We started in 1988 and our first two clients were Eddie Murphy and Miles Davis. One day I got a call from David Dinkins, who was then the mayor of New York. I had known him for quite some time and he asked me to coordinate [Nelson Mandela’s] visit, this was in 1990. I was beside myself, absolutely beside myself, I mean what a phenomenal honor to be up close and personal and to witness him in all his majesty.
To have the very first Black mayor of New York invite him to America wasn’t lost on him, so I think that was an extraordinary point in time for them to be able to meet, to uplift and encourage one another. It was symbolic in so many ways; here’s the man who ended apartheid.
I think the symbolism of the two of them coming together and meeting and the struggles they endured to become who they were as individuals and then to influence for David, the city and Mandela the world.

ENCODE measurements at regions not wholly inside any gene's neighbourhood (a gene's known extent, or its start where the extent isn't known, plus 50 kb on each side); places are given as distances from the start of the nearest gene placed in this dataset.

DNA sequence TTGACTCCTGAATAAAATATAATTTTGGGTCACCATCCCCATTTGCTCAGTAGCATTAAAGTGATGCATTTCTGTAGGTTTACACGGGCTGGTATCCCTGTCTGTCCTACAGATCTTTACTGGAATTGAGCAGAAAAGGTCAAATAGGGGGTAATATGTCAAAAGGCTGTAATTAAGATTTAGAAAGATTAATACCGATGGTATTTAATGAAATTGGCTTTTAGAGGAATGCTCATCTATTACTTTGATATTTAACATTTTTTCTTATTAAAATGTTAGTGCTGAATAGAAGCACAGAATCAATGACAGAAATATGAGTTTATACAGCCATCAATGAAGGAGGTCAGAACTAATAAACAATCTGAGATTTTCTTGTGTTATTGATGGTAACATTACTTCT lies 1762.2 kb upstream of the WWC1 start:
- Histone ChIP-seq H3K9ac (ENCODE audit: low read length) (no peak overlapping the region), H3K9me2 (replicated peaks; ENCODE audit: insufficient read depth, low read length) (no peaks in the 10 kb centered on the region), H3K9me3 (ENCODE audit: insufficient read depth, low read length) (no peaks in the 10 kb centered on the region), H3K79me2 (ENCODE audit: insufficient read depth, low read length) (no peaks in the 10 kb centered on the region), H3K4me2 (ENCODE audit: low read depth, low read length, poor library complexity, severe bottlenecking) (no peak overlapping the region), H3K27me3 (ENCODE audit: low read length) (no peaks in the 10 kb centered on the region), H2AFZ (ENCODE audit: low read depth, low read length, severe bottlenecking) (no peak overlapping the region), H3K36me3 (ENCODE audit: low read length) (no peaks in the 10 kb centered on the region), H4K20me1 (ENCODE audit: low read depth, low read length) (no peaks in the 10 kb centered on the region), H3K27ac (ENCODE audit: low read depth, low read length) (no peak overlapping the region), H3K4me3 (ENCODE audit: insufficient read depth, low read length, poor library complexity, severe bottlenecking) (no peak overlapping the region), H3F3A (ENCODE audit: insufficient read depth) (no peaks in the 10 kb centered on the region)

We knew of his struggle and we knew how he came to be and I think the thing that struck me most was people were coming together and jumping up and down in the streets that he was here. There was a parade, (Harlem’s) Riverside Church gave a phenomenal celebration. We had a brief conversation and there were moments that we had. I wouldn’t say we got to sit down and have a really lengthy conversation, but it was all about orchestrating so that it would be as tight as it needed to be because everybody was trying to get to him.
Among the key things he talked about were about equality, especially for women in South Africa. So the most powerful message was that everybody is the same. Equality for everyone, and especially the sisters. There’s a quote from Edmund Burke: “all that is required for the triumph of evil is that good men remain silent and do nothing.” It’s a quote I grew up on. Mandela knew he was going to do something in the role that God placed him, that was something that stood strongly within his spirit.
I think that his words resonate to this very day. When you meet someone of that kind of greatness and who has gone through the fire and come out on the other side and is still standing, he was just a remarkable example of what to do, how to be, kind and gracious and strong.
— As told to Madison J. Gray
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